Now then, the slide itself, if it is real, likely comes from some internal presentation of product strategy, but I even have a difficult time believing that – most companies have a standard template for presentation slides, and this really isn’t it. Then again, it could be a template-stripped export, so who knows – anything is possible, and a lot of people are concluding that it is the real thing.

The timeline however, especially as it pertains to World of Warcraft isn’t anything special – the expansion schedule looks solid and makes sense. Based on this, we would be looking at a new WoW expansion every year and a half, give or take, and that jives with previous release schedules. I’m a little put off as to why Blizzard would have the timeline of the World of Warcraft Movie on their internal documentation for anything but planning – as far as I know, it’s Blizzard’s IP, but they’re not controlling the filming or production schedule.

I also have to say – I’m really interested in the “WOW/Mobile” inclusion there. Mobile? There’s no way to tell what they mean, but Blizzard has been pushing in the direction of mobile devices, but how far they’re planning to go we’ll have to wait and see.

“Titan,” which everyone is assuming is Blizzard’s so-called “Next Generation MMO,” is undoubtedly going to be pushed from that date, but the biggest thing I’m interested in is that Diablo 3 release date: I would be a very very happy boy if we saw Diablo 3 at the end of next year. Although I’ll be interested to see if Blizzard really does take the tack of releasing “expansions” to Diablo 3, the same way they’re stretching out StarCraft 2 content – which is also reflected on the slide.

What do you think? True or false? Real or fake? Or does it not matter at all?

Blizzard Reverses Course, Real Names to Not Be Required on Official Forums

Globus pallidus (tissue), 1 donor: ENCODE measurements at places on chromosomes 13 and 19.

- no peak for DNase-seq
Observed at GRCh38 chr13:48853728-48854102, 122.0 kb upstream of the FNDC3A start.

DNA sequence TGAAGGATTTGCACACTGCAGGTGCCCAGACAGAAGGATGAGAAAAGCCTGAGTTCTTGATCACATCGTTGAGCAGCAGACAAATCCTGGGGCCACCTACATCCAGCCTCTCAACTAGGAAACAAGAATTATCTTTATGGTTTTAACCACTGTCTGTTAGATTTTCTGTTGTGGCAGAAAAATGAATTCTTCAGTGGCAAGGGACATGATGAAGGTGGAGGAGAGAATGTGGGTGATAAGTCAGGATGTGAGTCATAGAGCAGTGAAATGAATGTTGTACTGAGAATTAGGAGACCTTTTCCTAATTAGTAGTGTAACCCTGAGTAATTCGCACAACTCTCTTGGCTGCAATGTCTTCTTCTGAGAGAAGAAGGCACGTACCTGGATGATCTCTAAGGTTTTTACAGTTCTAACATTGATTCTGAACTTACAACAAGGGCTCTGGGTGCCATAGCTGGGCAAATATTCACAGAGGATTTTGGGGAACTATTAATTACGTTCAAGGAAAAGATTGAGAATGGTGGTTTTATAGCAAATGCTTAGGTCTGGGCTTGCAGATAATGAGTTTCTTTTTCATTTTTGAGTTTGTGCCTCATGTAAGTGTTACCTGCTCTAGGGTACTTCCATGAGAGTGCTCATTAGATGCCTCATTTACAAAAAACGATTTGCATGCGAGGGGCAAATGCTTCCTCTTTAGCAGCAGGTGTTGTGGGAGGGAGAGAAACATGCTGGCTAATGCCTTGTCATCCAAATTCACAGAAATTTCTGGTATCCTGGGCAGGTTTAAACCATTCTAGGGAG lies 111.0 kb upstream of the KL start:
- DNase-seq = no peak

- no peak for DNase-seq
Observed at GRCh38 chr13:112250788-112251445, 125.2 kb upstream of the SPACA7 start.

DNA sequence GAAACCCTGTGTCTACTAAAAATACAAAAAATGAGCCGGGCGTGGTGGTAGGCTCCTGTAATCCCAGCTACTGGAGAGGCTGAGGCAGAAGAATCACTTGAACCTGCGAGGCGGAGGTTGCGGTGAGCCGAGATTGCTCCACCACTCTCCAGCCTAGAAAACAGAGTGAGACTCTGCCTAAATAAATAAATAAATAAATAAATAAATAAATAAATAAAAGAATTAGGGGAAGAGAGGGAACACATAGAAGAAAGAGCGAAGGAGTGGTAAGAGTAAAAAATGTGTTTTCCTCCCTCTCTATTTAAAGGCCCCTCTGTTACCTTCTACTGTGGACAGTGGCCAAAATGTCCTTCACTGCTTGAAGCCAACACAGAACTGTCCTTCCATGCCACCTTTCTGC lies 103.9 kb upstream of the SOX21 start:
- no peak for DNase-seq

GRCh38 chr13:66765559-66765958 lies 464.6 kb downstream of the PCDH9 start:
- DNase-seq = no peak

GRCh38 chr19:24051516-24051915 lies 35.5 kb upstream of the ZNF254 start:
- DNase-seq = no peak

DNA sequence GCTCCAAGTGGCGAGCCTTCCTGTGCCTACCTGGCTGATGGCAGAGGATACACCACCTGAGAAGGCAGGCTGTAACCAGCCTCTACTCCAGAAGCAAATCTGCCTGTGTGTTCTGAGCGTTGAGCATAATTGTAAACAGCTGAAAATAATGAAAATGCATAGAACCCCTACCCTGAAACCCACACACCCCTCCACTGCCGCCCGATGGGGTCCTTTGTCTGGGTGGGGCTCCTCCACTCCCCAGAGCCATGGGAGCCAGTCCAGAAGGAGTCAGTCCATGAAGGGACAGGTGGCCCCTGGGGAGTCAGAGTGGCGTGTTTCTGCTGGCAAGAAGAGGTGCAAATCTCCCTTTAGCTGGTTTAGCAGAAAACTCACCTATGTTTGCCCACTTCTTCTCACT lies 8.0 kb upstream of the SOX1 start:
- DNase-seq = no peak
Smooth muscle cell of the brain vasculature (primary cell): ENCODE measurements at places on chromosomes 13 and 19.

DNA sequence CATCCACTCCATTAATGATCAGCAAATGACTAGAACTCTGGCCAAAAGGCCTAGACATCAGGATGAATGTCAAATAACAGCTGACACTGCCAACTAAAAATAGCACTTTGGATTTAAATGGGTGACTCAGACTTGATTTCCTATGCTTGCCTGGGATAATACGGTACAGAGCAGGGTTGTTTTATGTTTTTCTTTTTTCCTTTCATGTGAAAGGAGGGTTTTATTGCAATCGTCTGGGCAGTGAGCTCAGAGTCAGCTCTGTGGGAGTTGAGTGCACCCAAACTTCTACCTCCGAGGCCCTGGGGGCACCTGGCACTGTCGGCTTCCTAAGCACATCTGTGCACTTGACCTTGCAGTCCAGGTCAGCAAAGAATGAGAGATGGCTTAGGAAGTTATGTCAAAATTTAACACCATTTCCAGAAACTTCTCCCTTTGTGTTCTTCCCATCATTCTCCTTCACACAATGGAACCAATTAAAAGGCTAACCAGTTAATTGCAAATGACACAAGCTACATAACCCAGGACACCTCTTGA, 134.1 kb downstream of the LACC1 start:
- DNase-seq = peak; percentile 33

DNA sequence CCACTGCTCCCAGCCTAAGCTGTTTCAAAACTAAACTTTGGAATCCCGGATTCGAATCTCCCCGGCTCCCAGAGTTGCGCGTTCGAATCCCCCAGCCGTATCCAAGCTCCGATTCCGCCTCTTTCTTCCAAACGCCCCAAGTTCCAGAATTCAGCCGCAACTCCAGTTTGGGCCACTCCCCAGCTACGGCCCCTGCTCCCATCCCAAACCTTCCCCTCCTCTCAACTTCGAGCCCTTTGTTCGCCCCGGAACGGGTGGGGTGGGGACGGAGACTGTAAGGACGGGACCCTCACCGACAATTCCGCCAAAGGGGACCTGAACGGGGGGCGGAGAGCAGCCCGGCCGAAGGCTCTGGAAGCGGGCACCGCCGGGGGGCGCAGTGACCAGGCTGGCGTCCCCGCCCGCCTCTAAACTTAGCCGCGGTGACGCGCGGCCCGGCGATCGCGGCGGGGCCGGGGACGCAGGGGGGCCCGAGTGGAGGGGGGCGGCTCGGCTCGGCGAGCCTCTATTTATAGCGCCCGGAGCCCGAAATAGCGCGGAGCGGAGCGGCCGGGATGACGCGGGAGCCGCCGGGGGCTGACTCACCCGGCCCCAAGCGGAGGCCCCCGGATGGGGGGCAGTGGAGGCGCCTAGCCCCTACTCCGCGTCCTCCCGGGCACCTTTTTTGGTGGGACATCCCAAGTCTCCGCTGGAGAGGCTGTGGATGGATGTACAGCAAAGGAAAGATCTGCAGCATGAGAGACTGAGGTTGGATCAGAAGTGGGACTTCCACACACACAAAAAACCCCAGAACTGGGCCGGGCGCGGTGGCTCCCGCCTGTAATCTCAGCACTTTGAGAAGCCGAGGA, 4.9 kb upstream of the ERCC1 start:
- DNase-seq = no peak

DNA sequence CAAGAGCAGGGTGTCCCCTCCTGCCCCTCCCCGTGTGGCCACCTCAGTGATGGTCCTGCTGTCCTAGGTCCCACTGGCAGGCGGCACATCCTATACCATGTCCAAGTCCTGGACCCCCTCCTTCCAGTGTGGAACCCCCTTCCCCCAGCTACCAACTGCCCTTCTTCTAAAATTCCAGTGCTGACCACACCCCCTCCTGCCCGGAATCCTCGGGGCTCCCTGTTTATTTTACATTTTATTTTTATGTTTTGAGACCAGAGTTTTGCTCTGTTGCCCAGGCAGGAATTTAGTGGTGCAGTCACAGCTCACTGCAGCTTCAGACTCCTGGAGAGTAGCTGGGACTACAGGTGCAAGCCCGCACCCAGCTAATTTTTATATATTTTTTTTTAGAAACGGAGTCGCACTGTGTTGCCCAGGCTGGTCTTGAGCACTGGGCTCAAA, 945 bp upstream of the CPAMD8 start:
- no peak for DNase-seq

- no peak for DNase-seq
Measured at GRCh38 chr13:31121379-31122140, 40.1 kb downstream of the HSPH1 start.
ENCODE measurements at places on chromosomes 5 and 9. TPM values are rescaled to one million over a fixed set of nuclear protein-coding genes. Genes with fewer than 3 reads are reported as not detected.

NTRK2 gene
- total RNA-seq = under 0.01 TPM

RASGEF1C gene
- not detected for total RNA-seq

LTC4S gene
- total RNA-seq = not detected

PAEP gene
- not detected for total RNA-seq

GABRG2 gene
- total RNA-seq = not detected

Blizzard made an announcement this morning I thought they wouldn’t make. Here’s the meat from Nethera’s post on the official forums about it, where she’s reposting a message from Blizzard CEO Mike Morhaime:

Hello everyone,

I’d like to take some time to speak with all of you regarding our desire to make the Blizzard forums a better place for players to discuss our games. We’ve been constantly monitoring the feedback you’ve given us, as well as internally discussing your concerns about the use of real names on our forums. As a result of those discussions, we’ve decided at this time that real names will not be required for posting on official Blizzard forums.

It’s important to note that we still remain committed to improving our forums. Our efforts are driven 100% by the desire to find ways to make our community areas more welcoming for players and encourage more constructive conversations about our games. We will still move forward with new forum features such as the ability to rate posts up or down, post highlighting based on rating, improved search functionality, and more. However, when we launch the new StarCraft II forums that include these new features, you will be posting by your StarCraft II Battle.net character name + character code, not your real name. The upgraded World of Warcraft forums with these new features will launch close to the release of Cataclysm, and also will not require your real name.